A Washington Examinerarticle detailing dubious dealings involved with the federal financial regulation reform includes a quote from our own Jon Ham.
If there is any doubt in your mind about the CRL’s role in shaking down banks to provide risky loans, and the line that runs from it to the corrupt Fannie Mae, read this from Stein’s testimony in 2008 to Sen. Dodd’s Committee on Banking, Housing and Urban Affairs (my emphasis): “Self-Help’s lending record includes our secondary market program, which encourages other lenders to make sustainable loans to borrowers with blemished credit. Self-Help buys these loans from banks, holds on to the credit risk, and resells them to Fannie Mae.”
For more on the topic, visit the Americans for Prosperity Web site for an interesting video presentation.
At 152 pages, Robert B. Carleson's memoirs are among the shortest you're likely to find.
But the recollections of "Ronald Reagan's welfare reformer" offer valuable insights about the efforts needed to fight a decades-old system of open-ended welfare entitlements at the state and federal level.
Titled Government Is The Problem, Carleson's book focuses primarily on the strategies used to battle bureaucrats, politicians, and interest groups who fight any effort to control costs and eliminate waste in welfare programs.
Carleson also offers the occasional anecdote that explains how Reagan's thought process differed from most of his colleagues and critics in government. One example: his response as California governor to the damage caused by major flooding in the 1969-70 winter storm season.
From the moment I began, Reagan peered from behind his half glasses as he read the briefing paper and asked good, deep questions about the extent and types of damage in the counties. When I got to the temporary increase in the gas tax, he frowned and commented that he was opposed to tax increases. I said that I was too, but the gas tax came only from highway users and would be spent only to repair their highways. He asked, "How do we know we need two cents for six months?" I responded that the engineers and accountants in one department had reported these findings.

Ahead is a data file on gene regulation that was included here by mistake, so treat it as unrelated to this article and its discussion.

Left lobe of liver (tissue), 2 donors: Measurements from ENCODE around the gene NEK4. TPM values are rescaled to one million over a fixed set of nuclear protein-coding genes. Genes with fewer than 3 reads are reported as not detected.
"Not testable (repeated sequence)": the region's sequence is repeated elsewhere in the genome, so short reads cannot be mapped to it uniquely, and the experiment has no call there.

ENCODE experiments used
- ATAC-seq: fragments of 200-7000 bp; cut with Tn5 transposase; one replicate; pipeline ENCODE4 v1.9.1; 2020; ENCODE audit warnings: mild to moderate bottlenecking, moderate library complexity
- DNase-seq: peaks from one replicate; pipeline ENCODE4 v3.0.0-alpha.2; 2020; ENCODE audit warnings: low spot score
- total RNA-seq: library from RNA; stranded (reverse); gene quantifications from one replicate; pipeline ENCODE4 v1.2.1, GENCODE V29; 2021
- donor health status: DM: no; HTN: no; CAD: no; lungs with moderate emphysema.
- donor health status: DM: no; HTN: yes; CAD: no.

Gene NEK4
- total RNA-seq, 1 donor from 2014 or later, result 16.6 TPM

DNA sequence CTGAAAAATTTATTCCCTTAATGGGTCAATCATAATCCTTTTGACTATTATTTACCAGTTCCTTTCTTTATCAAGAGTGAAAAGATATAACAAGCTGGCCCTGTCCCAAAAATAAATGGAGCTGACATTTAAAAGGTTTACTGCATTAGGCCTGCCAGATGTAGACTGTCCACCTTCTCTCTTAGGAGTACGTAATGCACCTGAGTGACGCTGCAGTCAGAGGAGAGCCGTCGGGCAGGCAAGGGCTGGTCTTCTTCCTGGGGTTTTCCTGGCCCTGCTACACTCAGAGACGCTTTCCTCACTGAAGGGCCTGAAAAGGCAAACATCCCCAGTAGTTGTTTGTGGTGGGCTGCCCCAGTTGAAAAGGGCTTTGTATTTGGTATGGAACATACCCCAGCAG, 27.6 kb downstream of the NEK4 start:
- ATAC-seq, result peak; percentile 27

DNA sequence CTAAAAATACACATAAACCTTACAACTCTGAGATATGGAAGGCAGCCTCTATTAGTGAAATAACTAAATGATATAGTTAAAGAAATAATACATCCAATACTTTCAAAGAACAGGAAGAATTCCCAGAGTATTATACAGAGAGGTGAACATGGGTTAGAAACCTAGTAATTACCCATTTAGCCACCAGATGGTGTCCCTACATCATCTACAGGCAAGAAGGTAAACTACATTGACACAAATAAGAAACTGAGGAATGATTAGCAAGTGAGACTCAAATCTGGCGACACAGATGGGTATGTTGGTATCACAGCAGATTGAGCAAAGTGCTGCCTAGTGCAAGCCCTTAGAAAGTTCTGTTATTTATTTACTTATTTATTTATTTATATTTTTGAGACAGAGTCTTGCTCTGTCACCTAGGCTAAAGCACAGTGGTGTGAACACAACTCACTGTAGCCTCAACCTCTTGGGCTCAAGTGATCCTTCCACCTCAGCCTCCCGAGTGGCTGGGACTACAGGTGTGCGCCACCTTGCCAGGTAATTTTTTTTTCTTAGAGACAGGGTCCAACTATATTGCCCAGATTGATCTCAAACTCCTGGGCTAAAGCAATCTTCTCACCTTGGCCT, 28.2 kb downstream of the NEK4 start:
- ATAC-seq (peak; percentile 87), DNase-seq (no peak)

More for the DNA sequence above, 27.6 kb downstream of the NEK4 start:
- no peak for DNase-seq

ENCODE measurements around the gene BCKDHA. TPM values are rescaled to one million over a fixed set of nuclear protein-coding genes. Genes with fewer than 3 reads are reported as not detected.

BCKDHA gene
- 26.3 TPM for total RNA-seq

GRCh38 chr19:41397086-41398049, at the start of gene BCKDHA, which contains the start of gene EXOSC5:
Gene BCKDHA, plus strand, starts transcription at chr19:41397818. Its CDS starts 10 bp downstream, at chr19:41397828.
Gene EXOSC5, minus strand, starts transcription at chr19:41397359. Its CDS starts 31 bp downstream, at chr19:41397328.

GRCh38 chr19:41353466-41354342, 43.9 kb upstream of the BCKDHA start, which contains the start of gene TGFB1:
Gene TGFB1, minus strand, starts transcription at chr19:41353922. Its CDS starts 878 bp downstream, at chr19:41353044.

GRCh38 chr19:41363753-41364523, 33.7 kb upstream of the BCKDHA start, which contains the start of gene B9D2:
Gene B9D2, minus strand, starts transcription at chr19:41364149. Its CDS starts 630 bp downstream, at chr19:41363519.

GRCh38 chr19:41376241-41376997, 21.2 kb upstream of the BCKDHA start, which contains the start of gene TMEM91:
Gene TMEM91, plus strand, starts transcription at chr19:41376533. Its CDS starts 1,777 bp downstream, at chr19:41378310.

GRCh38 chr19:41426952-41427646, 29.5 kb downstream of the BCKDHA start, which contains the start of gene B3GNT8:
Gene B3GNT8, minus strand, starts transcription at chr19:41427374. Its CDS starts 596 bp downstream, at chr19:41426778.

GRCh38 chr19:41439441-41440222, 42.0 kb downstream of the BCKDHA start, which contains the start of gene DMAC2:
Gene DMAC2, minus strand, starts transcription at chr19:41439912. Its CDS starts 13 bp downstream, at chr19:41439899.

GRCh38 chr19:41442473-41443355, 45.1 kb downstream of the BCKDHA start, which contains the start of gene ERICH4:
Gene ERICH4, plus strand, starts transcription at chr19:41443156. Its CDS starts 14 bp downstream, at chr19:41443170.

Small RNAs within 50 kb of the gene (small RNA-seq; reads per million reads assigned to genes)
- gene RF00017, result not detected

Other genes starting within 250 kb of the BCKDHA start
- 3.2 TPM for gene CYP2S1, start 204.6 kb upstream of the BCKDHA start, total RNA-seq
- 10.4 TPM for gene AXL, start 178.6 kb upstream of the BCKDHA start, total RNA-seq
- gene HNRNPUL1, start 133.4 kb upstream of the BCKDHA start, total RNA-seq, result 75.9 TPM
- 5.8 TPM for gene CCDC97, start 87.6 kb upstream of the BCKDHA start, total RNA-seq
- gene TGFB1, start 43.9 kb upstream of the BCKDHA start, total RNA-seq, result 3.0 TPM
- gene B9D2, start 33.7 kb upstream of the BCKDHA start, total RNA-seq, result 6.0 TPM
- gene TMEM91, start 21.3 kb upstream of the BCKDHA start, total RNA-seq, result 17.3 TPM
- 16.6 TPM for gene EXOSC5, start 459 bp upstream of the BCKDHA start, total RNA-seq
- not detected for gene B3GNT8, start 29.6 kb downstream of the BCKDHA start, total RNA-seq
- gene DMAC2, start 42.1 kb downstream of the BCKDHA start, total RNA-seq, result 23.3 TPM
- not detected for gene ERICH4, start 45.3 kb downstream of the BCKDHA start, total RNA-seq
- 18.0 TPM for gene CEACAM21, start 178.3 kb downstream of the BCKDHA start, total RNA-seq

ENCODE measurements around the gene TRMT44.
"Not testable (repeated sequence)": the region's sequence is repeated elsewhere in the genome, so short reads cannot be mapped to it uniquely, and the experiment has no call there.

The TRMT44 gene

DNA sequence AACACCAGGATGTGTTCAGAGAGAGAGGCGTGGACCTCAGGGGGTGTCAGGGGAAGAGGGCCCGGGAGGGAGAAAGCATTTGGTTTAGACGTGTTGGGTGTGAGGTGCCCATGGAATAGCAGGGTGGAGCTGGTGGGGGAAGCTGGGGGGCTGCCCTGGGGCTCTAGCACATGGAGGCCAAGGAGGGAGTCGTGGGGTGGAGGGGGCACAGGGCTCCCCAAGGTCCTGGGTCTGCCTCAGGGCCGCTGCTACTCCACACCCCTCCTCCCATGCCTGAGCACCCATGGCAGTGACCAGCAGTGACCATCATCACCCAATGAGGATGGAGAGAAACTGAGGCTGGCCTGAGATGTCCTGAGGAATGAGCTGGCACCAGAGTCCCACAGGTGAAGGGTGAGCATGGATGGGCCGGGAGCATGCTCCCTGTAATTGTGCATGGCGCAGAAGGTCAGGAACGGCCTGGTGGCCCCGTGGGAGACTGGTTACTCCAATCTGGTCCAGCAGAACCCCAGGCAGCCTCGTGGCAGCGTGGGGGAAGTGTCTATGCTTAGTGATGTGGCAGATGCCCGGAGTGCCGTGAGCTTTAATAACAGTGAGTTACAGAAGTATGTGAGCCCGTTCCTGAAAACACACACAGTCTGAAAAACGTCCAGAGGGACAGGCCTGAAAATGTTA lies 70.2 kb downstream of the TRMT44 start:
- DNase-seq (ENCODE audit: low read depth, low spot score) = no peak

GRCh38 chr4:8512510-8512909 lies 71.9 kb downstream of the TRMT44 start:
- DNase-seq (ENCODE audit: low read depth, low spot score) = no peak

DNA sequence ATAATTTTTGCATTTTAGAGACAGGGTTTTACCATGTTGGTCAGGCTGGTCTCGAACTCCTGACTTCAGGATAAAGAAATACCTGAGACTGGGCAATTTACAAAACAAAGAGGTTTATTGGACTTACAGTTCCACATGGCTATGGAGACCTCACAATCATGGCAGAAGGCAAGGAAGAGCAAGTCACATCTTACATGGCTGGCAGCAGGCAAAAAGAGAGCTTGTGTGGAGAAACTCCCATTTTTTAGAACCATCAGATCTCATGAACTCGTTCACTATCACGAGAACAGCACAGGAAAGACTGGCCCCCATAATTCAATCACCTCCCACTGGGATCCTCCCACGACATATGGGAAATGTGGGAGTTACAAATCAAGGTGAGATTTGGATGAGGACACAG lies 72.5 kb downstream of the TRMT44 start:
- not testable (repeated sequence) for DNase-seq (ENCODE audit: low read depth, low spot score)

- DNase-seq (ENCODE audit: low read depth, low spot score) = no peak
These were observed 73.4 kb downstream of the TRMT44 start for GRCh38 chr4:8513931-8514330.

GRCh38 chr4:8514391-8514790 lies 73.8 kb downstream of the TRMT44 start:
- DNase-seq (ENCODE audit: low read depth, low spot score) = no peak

"Well," he said, "I know those guys are conservative in their estimates. Why don't we make it an increase for a maximum of six months, with the governor given the authority to end it sooner if enough revenue comes in before then?"
I quickly saw his point and agreed. Why hadn't we thought of that? (The emergency legislation was passed Reagan's way and the gas tax was ended in four months.)
If that anecdote piques your interest in Reagan history, you might enjoy Steven Hayward's two-volume Age of Reagan, which he discusses in the video clip below:
Carbon dioxide makes plant life possible and is therefore responsible for almost all things green in nature. Warmer climates are known for their lush green landscapes that last for much if not all of the year.
Those who favor green technologies want to reduce CO2 in the atmosphere in order to make the earth cooler.
North Carolina needs a better process for selecting its road-building projects, not a new pool of money to pay for those projects. John Hood explains why in the next edition of Carolina Journal Radio.
Rick Henderson will join us to explain the bizarre case of a western North Carolina “eco-farm” project dependent on millions of dollars in taxpayer support. Speaking of tax dollars, Joe Coletti offers his response to UNC-Chapel Hill Chancellor Holden Thorp’s description of Carolina Counts, a program designed to help the campus save millions of dollars a year by streamlining operations.
You’ll learn why syndicated columnist and Fox News analyst Cal Thomas believes an entitlement mentality is hurting the American political process. Plus Duke professor Bruce Caldwell explains how the history of economics can help us make sense of our current economic struggles.
This week's Carolina Journal Online Friday interview features a conversation with Max Borders of the Free To Choose Network about the "bad socioeconomic metaphors" that skew our views about politics and the economy.
Joyce Pope's guest Daily Journal pokes holes in the notion that mandatory calorie counts will help improve our health.